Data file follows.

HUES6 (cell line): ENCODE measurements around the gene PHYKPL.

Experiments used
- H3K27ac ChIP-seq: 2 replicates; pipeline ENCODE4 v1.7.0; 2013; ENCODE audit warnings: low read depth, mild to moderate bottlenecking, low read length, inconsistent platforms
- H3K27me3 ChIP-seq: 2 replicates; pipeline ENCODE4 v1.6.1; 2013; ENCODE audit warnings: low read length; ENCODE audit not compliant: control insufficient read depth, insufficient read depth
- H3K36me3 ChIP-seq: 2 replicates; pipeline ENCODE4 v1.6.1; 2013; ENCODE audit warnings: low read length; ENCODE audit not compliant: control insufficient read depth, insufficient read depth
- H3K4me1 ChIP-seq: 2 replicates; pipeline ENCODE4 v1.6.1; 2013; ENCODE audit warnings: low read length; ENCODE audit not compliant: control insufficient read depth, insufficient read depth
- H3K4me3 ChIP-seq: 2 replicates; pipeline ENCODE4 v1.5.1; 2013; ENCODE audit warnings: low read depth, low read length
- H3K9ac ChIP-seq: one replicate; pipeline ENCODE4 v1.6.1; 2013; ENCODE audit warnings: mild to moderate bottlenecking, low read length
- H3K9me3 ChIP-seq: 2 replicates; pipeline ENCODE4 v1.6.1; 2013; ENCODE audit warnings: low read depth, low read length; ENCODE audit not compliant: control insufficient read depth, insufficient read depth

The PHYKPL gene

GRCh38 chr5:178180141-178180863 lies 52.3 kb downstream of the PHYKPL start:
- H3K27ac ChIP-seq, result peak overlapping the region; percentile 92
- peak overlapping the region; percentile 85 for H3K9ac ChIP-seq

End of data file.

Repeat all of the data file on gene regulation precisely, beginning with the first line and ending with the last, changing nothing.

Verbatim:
HUES6 (cell line): ENCODE measurements around the gene PHYKPL.

Experiments used
- H3K27ac ChIP-seq: 2 replicates; pipeline ENCODE4 v1.7.0; 2013; ENCODE audit warnings: low read depth, mild to moderate bottlenecking, low read length, inconsistent platforms
- H3K27me3 ChIP-seq: 2 replicates; pipeline ENCODE4 v1.6.1; 2013; ENCODE audit warnings: low read length; ENCODE audit not compliant: control insufficient read depth, insufficient read depth
- H3K36me3 ChIP-seq: 2 replicates; pipeline ENCODE4 v1.6.1; 2013; ENCODE audit warnings: low read length; ENCODE audit not compliant: control insufficient read depth, insufficient read depth
- H3K4me1 ChIP-seq: 2 replicates; pipeline ENCODE4 v1.6.1; 2013; ENCODE audit warnings: low read length; ENCODE audit not compliant: control insufficient read depth, insufficient read depth
- H3K4me3 ChIP-seq: 2 replicates; pipeline ENCODE4 v1.5.1; 2013; ENCODE audit warnings: low read depth, low read length
- H3K9ac ChIP-seq: one replicate; pipeline ENCODE4 v1.6.1; 2013; ENCODE audit warnings: mild to moderate bottlenecking, low read length
- H3K9me3 ChIP-seq: 2 replicates; pipeline ENCODE4 v1.6.1; 2013; ENCODE audit warnings: low read depth, low read length; ENCODE audit not compliant: control insufficient read depth, insufficient read depth

The PHYKPL gene

GRCh38 chr5:178180141-178180863 lies 52.3 kb downstream of the PHYKPL start:
- H3K27ac ChIP-seq, result peak overlapping the region; percentile 92
- peak overlapping the region; percentile 85 for H3K9ac ChIP-seq